And while it may have provoked outrage from some elements of the Australian media, and criticism from Prime Minister Scott Morrison, Victoria’s experience shows once again that targeted lockdowns are effective in containing the coronavirus: driving down infections, relieving pressure on hospitals and medical staff, and creating space for contact tracing and mass testing.
This was first shown in China, where the government imposed an intense lockdown on Wuhan, the city where cases of the virus were first detected late last year. Wuhan spent 76-days under lockdown, which was finally lifted as the daily caseload slowed to a trickle.
That was back in April, and now Wuhan is basically back to normal, even able to host massive water park raves without much concern. And the model has been successfully applied to other cities across China, including the capital Beijing, suppressing new spikes as they appear and keeping national figures down.

“The Covid-19 epidemic in our country has gone through four waves,” Wu Zunyou, chief epidemiologist at the Chinese Center for Disease Control and Prevention (CDC), said Saturday. “Besides the first wave (in Wuhan), the other epidemic waves were clusters that were regional and small-scale and were effectively controlled.”

For some lockdown skeptics, China’s experience was easy to dismiss: the country is an authoritarian, one-party state, and its methods could not necessarily be applied in democracies.

But the situation in Victoria proves that the lockdown strategy does work elsewhere, and that, given the proper information and reassurances, people are willing to make the sacrifices required to contain the virus.

With the outbreak in Victoria contained, the number of cases throughout the rest of Australia has continued to trend down. On Sunday, New South Wales, which includes Sydney, reported four new cases, while Queensland state reported just one.

New Zealand too, which on Monday began reducing social distancing regulations after daily cases dropped to zero, has seen positive results from lockdowns, enabling the country to return to relative normality far faster than nations which did not take such measures.

Elsewhere, however, lockdown strategies have been less successful, with partial closures bringing with them the misery of a full lockdown while not actually containing infections. This could make it far more difficult to introduce further restrictions in future, such as when infections spike in winter months, as most experts believe will happen.
There is also considerable political resistance to lockdowns, or even partial shutdowns, in some countries, particularly the United States, where last week Attorney General William Barr said a nationwide closure would be the “greatest intrusion on civil liberties” in history “other than slavery.”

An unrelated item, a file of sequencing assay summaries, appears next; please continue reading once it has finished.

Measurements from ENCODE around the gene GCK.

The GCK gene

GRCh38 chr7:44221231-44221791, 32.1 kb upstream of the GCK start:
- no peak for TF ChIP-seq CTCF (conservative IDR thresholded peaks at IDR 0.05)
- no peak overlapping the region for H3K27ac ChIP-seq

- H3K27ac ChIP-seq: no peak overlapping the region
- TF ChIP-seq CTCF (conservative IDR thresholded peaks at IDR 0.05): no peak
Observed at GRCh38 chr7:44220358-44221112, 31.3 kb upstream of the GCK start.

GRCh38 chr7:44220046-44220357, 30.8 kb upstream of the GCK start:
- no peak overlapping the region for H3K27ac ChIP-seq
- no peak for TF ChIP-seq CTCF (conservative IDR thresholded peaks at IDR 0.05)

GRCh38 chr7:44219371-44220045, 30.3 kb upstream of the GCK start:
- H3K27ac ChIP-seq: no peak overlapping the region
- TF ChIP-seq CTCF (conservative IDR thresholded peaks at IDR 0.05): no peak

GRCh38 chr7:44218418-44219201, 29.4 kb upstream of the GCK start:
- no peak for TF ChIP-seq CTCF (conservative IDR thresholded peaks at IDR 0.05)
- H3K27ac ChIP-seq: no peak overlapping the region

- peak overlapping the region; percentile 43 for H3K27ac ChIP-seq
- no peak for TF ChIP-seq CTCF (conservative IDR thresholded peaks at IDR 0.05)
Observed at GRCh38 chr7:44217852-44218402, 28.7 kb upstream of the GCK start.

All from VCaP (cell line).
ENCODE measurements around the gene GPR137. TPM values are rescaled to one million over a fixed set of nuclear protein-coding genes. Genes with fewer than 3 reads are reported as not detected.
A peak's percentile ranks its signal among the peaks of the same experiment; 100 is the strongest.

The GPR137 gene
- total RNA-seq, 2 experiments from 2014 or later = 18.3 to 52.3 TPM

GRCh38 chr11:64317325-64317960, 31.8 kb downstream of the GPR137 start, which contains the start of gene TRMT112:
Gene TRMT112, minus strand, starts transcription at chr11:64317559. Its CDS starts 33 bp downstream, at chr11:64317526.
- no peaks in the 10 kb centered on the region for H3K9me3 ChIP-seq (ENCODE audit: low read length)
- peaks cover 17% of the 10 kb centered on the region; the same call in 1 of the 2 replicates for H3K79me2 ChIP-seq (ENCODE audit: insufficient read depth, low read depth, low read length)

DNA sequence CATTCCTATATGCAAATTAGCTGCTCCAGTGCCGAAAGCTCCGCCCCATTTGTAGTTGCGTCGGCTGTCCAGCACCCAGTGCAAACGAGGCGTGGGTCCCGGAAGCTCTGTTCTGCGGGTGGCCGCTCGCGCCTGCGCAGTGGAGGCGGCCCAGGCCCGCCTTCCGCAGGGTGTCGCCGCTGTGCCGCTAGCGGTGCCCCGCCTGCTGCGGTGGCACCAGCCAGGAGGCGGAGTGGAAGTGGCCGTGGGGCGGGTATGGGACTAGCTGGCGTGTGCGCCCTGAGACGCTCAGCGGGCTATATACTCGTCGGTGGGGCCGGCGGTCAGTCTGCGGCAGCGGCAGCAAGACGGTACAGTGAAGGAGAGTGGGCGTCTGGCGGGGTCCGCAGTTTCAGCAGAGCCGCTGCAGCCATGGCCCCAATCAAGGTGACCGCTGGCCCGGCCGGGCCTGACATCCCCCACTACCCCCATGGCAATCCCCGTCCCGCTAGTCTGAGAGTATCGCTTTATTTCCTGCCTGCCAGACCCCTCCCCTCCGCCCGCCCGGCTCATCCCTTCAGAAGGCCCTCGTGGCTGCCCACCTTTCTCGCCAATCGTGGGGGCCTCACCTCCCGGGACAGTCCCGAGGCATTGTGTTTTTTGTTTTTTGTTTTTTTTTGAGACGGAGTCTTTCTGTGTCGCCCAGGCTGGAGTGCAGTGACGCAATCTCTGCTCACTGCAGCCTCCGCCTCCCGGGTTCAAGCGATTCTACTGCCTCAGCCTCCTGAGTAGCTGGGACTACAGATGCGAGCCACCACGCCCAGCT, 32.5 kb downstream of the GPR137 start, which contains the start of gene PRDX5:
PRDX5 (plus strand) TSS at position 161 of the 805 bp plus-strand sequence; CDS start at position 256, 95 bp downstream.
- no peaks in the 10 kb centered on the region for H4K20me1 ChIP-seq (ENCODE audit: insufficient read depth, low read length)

Potential lockdowns have also provoked backlash in the European Union and United Kingdom in recent days, despite a spike in case numbers across the continent.

The US, however, remains the worst hit country in the world, with more than 6.7 million coronavirus cases and almost 200,000 deaths, according to Johns Hopkins University. As those figures potentially rise through winter, and with less and less reason to go outside, some people may start to reconsider their anti-lockdown sentiment.

An earlier version of this story incorrectly suggested that authorities in Melbourne would consider lifting a nighttime curfew next week. The curfew is currently in effect until October 26.

CNN’s Angus Watson and Eric Cheung contributed reporting.



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Cruz: Ginsburg was ‘one of the finest Supreme Court litigators to have ever lived’

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“He obviously worked every day with Justice Ginsburg, and I will say he admired what a careful lawyer she was,” he said. “Consistently of the lawyers on the left, of the judges on the left. Chief Justice Rehnquist was always most willing to give an important opinion to Justice Ginsburg because she wrote narrow, careful opinions.”

Cruz also honed in on the importance of filling Ginsburg’s vacancy with a constitutionalist judge ahead of the November election. The senator had been on President Donald Trump’s shortlist of Supreme Court nominees.

“We’re one vote away from seeing our religious liberty rights stripped away, from our free speech stripped away, from our Second Amendment stripped away,” he added. “This election matters, and I think it is the most important issue in 2020 — electing presidents and a Senate who will nominate and confirm strong constitutionalists to the court.”